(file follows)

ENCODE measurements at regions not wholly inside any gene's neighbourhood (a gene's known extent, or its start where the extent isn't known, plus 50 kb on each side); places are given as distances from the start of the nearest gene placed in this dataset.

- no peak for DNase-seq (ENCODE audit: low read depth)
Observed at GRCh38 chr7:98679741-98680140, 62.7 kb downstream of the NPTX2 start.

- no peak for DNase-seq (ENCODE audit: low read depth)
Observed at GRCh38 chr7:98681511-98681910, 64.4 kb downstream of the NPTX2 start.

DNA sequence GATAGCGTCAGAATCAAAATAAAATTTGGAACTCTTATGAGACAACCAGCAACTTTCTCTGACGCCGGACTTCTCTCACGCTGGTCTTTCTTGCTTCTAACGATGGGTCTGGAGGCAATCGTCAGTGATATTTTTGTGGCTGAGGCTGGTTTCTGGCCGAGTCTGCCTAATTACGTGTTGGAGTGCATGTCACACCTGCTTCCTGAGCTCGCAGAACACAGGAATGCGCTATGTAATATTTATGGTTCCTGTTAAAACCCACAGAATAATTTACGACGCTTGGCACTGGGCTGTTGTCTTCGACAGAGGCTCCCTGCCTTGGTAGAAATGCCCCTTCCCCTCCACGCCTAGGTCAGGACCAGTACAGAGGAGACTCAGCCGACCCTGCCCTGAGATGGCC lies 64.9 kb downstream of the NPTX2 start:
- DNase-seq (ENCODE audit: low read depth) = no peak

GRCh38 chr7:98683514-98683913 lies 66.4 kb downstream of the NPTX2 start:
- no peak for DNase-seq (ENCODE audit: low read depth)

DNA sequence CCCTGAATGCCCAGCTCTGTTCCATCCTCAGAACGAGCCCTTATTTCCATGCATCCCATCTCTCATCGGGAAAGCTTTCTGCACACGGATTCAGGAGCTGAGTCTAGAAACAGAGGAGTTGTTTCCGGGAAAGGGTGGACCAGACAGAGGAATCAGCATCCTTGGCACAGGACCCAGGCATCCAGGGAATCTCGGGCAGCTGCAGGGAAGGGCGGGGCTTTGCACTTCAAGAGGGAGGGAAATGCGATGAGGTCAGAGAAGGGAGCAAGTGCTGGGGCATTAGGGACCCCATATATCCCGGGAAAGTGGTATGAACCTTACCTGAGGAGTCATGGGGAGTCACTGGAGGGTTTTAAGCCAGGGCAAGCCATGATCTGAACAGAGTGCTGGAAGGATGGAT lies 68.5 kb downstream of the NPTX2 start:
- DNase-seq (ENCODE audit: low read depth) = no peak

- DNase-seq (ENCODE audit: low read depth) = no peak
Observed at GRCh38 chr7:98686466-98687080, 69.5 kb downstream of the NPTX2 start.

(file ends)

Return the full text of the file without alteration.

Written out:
ENCODE measurements at regions not wholly inside any gene's neighbourhood (a gene's known extent, or its start where the extent isn't known, plus 50 kb on each side); places are given as distances from the start of the nearest gene placed in this dataset.

- no peak for DNase-seq (ENCODE audit: low read depth)
Observed at GRCh38 chr7:98679741-98680140, 62.7 kb downstream of the NPTX2 start.

- no peak for DNase-seq (ENCODE audit: low read depth)
Observed at GRCh38 chr7:98681511-98681910, 64.4 kb downstream of the NPTX2 start.

DNA sequence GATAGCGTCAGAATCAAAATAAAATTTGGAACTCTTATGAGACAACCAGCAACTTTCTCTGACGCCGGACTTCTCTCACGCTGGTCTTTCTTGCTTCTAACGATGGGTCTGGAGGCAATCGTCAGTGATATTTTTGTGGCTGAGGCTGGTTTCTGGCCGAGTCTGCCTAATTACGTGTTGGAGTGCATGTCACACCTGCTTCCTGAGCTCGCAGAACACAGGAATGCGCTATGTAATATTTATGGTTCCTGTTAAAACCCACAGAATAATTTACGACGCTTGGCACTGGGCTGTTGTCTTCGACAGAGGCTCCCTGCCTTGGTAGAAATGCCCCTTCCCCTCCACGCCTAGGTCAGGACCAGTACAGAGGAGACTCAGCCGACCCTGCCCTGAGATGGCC lies 64.9 kb downstream of the NPTX2 start:
- DNase-seq (ENCODE audit: low read depth) = no peak

GRCh38 chr7:98683514-98683913 lies 66.4 kb downstream of the NPTX2 start:
- no peak for DNase-seq (ENCODE audit: low read depth)

DNA sequence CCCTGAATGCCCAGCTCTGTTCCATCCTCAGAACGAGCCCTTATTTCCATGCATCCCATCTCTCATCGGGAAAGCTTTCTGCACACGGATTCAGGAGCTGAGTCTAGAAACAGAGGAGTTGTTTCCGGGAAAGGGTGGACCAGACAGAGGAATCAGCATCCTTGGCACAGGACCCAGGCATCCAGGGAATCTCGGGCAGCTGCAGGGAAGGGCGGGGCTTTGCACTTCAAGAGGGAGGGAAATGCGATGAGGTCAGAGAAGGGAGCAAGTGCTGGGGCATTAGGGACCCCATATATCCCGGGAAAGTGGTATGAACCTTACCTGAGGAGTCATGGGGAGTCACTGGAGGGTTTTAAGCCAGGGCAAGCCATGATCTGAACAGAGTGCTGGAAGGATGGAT lies 68.5 kb downstream of the NPTX2 start:
- DNase-seq (ENCODE audit: low read depth) = no peak

- DNase-seq (ENCODE audit: low read depth) = no peak
Observed at GRCh38 chr7:98686466-98687080, 69.5 kb downstream of the NPTX2 start.